Thucydides, 2.38.1

“Certainly we have furnished our mind with the greatest reliefs from our labors, maintaining games and feasts throughout the year in public and in private living with care and finery, all those things which provide pleasure to expel our grief. Because of the greatness of our city, everything comes to us from the earth and we are lucky enough to harvest all of the goods from our own land with no less familiar pleasure than those we gather from other peoples.”

‘Καὶ μὴν καὶ τῶν πόνων πλείστας ἀναπαύλας τῇ γνώμῃ ἐπορισάμεθα, ἀγῶσι μέν γε καὶ θυσίαις διετησίοις νομίζοντες, ἰδίαις δὲ κατασκευαῖς εὐπρεπέσιν, ὧν καθ’ ἡμέραν ἡ τέρψις τὸ λυπηρὸν ἐκπλήσσει. ἐπεσέρχεται δὲ διὰ μέγεθος τῆς πόλεως ἐκ πάσης γῆς τὰ πάντα, καὶ ξυμβαίνει ἡμῖν μηδὲν οἰκειοτέρᾳ τῇ ἀπολαύσει τὰ αὐτοῦ ἀγαθὰ γιγνόμενα καρποῦσθαι ἢ καὶ τὰ τῶν ἄλλων ἀνθρώπων.

Special thanks to Dr. Liv Yarrow for tweeting these passages

 

File:Ancient Greek Symposium. Museum of Nicopolis.jpg
Marble Anaglyph of ancient symposium. A couple in love time. Archaeological Museum of Nicopolis, Preveza.

waynes world wayne GIF by chuber channel

Kidnapping and Theft

Antiphanes, fr. 75 (=Athenaeus 490a)

“But I will tell you clearly:
If you know anything about the kidnapping of my child,
You need to tell me quickly before you’re hanged.”

ἀλλ᾿ ἐγὼ σαφῶς φράσω·
τῆς ἁρπαγῆς τοῦ παιδὸς εἰ ξύνοισθά τι,
ταχέως λέγειν χρὴ πρὶν κρέμασθαι.

Philo, On the Special Laws 339

“The penalty for kidnapping and enslaving those from another country should be whatever the court will charge, but for those who kidnap and enslave their own people the penalty should be death without any appeal. For these people are your relatives, neighbors not far off from blood at a greater distance”

δίκη δ᾿ ἔστω κατὰ μὲν τῶν ἑτεροεθνεῖς ἀνδραποδισαμένων, ἣν ἂν τιμήσηται τὸ δικαστήριον, κατὰ δὲ τῶν τοὺς ὁμοφύλους πρὸς τῷ ἀνδραποδίσασθαι καὶ πεπρακότων θάνατος ἀπαραίτητος· ἤδη γὰρ οὗτοί γε συγγενεῖς εἰσιν οὐ πόρρω τῶν ἀφ᾿ αἵματος κατὰ μείζονα περιγραφὴν γειτνιῶντες.

Euripides, Children of Herakles 813–817

“This man who does not respect the people who listen to his words
Nor feel shame at his own cowardice when he’s a general,
Does not dare to come near a brave spear
But he’s the worst. Does a man like this
Come here to enslave the children of Herakles?”

ὁ δ᾿ οὔτε τοὺς κλύοντας αἰδεσθεὶς λόγων
οὔτ᾿ αὐτὸς αὑτοῦ δειλίαν στρατηγὸς ὢν
ἐλθεῖν ἐτόλμησ᾿ ἐγγὺς ἀλκίμου δορός,
ἀλλ᾿ ἦν κάκιστος· εἶτα τοιοῦτος γεγὼς
τοὺς Ἡρακλείους ἦλθε δουλώσων γόνους;

A new report shows the Trump administration was prepared to separate 26,000 children from their parents, despite knowing it couldn’t keep track of them.”

kidnap
From Woodhouse Greek-English Dictionary

Sing Me a Dinner! A Comic Fragment for an Epic Feast

Antiquity has bequeathed us many odd things. Among them, the Attic Dinner attributed to Matro of Pitane, a poet so obscure he does not merit his own wikipedia article. A student of Greek epic–even a rather poor one–should recognize the many allusions to Homer. (Of course, this poet is largely preserved by the gastronome Athenaeus).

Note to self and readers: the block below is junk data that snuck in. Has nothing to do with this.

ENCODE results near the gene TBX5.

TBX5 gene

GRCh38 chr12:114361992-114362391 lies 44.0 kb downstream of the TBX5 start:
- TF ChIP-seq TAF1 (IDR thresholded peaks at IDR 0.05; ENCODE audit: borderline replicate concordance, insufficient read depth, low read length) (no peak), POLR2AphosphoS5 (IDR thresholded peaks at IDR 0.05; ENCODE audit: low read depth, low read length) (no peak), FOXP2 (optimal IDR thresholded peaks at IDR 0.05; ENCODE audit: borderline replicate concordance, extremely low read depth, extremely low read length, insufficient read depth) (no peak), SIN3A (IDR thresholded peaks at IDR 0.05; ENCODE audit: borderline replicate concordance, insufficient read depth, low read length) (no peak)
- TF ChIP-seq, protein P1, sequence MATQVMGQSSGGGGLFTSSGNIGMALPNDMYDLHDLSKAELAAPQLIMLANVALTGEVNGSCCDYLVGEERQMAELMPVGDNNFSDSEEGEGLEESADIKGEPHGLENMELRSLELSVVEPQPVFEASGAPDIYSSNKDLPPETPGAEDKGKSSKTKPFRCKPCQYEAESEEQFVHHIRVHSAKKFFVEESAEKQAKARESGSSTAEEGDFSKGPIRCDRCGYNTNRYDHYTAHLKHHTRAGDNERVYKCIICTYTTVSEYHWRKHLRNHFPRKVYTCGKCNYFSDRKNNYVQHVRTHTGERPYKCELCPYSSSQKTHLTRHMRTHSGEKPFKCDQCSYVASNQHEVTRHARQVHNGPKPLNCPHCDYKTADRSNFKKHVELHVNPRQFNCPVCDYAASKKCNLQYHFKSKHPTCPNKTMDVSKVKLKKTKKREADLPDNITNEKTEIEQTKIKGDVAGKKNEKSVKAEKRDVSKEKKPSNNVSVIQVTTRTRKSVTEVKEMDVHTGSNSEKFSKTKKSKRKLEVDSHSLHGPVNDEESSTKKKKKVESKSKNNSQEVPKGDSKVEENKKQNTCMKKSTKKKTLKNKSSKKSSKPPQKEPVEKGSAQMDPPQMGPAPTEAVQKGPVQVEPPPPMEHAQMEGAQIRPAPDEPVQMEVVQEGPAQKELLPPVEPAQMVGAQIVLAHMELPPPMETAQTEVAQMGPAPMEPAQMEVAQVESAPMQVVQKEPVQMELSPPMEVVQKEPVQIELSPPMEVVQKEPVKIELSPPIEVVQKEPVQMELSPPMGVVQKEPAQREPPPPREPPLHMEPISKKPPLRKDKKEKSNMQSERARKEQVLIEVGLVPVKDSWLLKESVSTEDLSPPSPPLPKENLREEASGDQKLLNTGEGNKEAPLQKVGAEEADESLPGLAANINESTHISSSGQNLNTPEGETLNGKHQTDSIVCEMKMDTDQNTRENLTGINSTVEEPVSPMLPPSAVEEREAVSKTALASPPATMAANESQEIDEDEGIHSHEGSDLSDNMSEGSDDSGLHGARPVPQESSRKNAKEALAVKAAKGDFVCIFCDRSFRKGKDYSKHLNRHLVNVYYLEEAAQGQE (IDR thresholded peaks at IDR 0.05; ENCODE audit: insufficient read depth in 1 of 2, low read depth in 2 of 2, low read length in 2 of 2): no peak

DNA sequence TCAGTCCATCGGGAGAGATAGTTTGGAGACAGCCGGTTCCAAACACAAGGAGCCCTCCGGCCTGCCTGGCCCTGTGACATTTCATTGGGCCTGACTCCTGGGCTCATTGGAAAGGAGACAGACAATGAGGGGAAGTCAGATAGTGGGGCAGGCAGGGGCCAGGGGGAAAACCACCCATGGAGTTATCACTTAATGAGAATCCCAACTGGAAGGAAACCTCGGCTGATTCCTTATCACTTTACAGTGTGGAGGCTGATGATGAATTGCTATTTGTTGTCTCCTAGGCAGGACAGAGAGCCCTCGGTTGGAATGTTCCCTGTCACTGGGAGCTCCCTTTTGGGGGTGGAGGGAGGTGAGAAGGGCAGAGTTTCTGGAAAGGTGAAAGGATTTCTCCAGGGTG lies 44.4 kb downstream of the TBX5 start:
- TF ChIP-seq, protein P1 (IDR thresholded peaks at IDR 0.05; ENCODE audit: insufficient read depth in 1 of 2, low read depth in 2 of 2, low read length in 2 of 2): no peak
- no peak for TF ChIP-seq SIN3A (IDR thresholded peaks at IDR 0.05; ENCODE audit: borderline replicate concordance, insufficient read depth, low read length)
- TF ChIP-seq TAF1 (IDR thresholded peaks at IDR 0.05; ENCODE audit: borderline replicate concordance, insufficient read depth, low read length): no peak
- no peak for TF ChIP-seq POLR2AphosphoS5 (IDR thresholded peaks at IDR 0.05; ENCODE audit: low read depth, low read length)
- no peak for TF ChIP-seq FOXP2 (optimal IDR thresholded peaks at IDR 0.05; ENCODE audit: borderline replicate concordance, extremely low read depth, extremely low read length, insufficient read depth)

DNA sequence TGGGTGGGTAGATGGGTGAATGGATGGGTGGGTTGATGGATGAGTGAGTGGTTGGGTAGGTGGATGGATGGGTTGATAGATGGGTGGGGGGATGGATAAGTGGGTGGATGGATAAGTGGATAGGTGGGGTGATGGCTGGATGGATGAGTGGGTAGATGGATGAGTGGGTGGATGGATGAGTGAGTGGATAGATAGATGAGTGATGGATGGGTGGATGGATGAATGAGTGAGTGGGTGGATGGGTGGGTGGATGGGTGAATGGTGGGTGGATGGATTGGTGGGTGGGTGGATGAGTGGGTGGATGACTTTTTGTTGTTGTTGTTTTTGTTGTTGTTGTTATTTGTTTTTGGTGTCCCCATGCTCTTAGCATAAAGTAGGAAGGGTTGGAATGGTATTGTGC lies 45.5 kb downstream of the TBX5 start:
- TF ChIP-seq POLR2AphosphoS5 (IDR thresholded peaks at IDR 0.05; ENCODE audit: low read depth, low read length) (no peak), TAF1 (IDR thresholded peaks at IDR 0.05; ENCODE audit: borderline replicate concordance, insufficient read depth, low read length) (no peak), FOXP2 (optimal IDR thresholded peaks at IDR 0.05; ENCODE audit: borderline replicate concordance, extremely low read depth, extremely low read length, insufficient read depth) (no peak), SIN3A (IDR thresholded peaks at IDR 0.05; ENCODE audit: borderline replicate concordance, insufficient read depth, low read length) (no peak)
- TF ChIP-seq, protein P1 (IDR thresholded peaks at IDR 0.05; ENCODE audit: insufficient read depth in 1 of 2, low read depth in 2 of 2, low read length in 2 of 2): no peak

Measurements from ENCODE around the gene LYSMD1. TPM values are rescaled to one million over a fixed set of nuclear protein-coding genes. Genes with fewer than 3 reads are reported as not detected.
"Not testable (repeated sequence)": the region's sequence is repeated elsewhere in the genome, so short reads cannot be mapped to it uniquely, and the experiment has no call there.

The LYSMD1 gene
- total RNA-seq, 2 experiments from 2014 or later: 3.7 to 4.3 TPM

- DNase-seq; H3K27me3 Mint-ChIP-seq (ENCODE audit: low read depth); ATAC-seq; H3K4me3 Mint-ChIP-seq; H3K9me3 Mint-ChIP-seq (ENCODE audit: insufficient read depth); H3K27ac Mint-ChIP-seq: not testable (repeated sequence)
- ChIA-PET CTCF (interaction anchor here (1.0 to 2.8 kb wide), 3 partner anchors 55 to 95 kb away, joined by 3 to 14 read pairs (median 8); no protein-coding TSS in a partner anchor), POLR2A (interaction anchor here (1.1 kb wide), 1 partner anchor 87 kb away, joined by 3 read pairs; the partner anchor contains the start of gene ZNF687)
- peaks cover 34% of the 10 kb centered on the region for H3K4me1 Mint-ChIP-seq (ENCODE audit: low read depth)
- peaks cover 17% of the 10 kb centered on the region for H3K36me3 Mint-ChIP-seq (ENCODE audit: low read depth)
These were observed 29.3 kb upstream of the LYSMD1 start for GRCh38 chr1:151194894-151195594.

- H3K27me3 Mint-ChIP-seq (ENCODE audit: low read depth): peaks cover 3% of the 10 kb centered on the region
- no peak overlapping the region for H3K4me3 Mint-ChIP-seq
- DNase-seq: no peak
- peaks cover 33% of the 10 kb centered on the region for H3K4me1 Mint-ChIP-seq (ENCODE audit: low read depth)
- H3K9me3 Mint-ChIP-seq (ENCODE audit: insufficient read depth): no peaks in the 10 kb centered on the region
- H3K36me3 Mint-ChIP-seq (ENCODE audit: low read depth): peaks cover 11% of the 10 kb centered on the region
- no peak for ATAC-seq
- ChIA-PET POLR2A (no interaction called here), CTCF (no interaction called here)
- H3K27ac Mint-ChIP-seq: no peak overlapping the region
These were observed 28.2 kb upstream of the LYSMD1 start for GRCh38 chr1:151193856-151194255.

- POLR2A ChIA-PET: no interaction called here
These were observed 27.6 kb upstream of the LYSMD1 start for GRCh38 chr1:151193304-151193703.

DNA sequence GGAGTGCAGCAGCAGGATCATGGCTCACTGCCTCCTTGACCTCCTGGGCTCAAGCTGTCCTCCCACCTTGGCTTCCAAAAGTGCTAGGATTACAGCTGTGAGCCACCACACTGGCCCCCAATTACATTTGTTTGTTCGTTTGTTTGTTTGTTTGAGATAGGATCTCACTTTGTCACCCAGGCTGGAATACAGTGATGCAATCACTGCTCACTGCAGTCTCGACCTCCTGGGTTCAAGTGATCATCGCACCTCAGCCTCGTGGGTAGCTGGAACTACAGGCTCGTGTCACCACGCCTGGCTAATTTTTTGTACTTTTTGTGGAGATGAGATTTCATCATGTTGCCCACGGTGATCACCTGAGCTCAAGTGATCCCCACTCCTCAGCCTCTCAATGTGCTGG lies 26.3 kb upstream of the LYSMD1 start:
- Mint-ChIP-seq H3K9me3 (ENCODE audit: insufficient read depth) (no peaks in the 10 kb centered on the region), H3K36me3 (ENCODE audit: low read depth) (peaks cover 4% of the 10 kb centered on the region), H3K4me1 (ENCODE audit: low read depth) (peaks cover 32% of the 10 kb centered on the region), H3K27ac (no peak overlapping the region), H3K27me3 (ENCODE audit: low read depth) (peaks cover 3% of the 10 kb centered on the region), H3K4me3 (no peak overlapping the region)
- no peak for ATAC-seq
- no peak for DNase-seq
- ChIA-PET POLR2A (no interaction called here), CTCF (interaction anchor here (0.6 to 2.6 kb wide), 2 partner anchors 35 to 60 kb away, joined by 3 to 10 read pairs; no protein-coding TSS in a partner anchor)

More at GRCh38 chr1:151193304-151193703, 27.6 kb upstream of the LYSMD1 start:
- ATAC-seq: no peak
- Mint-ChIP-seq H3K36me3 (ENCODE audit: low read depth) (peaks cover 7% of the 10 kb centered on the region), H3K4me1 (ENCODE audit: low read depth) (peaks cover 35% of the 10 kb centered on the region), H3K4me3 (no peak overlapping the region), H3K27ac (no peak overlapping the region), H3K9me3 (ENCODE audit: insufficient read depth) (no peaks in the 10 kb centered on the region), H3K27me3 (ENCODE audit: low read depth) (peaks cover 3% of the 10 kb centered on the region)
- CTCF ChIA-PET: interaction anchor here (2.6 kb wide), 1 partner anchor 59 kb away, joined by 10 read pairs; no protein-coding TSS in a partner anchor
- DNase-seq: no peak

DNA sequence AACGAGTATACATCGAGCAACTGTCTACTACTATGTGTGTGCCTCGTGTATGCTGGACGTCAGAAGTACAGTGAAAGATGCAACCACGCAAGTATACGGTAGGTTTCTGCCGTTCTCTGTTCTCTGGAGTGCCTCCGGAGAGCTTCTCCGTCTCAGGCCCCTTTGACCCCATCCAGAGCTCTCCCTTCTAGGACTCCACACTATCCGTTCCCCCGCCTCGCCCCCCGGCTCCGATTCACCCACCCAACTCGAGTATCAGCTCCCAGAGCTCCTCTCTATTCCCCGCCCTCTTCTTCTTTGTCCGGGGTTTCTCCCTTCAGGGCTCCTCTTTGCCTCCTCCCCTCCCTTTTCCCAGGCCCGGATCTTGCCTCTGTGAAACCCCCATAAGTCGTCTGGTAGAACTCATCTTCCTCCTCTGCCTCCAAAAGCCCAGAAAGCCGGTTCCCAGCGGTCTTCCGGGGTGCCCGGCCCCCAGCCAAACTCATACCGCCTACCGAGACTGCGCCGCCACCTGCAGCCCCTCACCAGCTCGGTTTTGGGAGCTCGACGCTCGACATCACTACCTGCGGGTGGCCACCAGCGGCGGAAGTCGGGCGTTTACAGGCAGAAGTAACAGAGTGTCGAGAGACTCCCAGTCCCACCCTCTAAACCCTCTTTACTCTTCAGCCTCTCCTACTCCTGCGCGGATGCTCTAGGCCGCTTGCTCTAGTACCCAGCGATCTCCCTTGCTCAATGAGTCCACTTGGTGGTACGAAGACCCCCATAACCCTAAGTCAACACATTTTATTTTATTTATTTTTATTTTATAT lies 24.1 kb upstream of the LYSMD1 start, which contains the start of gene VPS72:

“Dinners, tell me, Muse, of dinners, much nourishing and many.
Which Xenokles the orator ate at my house in Athens.
For I went there too, but a great hunger plagued me—
Where I saw the finest and largest loaves
Whiter than snow, tasting like wheat-cakes
The north-wind lusted after them as they baked.
Xenicles himself inspected the ranks of men
As he stopped while standing at the threshold; next to him was the parasite
Khairephoôn, a man like a starving sea-gull,
Hungry, and well-acquainted with other people’s feasts.”

δεῖπνα μοι ἔννεπε, Μοῦσα, πολύτροφα καὶ μάλα
πολλά ἃ Ξενοκλῆς ῥήτωρ ἐν ᾿Αθήναις δείπνισεν ἡμᾶς·
ἦλθον γὰρ κἀκεῖσε, πολὺς δέ μοι ἕσπετο λιμός.
οὗ δὴ καλλίστους ἄρτους ἴδον ἠδὲ μεγίστους,
λευκοτέρους χιόνος, ἔσθειν δ’ ἀμύλοισιν ὁμοίους
τάων καὶ Βορέης ἠράσσατο πεσσομενάων
αὐτὸς δὲ Ξενοκλῆς ἐπεπωλεῖτο στίχας ἀνδρῶν
στῆ δ’ ἄρ’ ἐπ’ οὐδὸν ἰών. σχεδόθεν δέ οἱ ἦν παράσιτος
Χαιρεφόων, πεινῶντι λάρῳ ὄρνιθι ἐοικώς,
νήστης, ἀλλοτρίων εὖ εἰδὼς δειπνοσυνάων.

grapes

The first line quite obviously adapts the first line of the Odyssey:

“Of a man, tell me, Muse, a man of many ways who [suffered] many things…”

῎Ανδρα μοι ἔννεπε, Μοῦσα, πολύτροπον, ὃς μάλα πολλὰ

This Poem Breaks Metrical Rules

Hephaestion, Handbook on Meter

 “Every line of verse ends with a complete word. For this reason, lines like Simonides’ Epigram should be criticized:

“A great light arose for the Athenians when Aristo-
geitôn and Harmodios killed Hipparkhos

[…]

They restored equality to their land.”

πᾶν μέτρον εἰς τελείαν περατοῦται λέξιν· ὅθεν ἐπίληπτά ἐστι τὰ τοιαῦτα Σιμωνίδου ἐκ τῶν ἐπιγραμμάτων·

ἦ μέγ᾿ Ἀθηναίοισι φόως γένεθ᾿, ἡνίκ᾿ Ἀριστο-
γείτων Ἵππαρχον κτεῖνε καὶ Ἁρμόδιος·
[ ]
[ ἰσόνομον πα]τρίδα γῆν ἐθέτην.

Harmodius and Aristogeiton Lekythos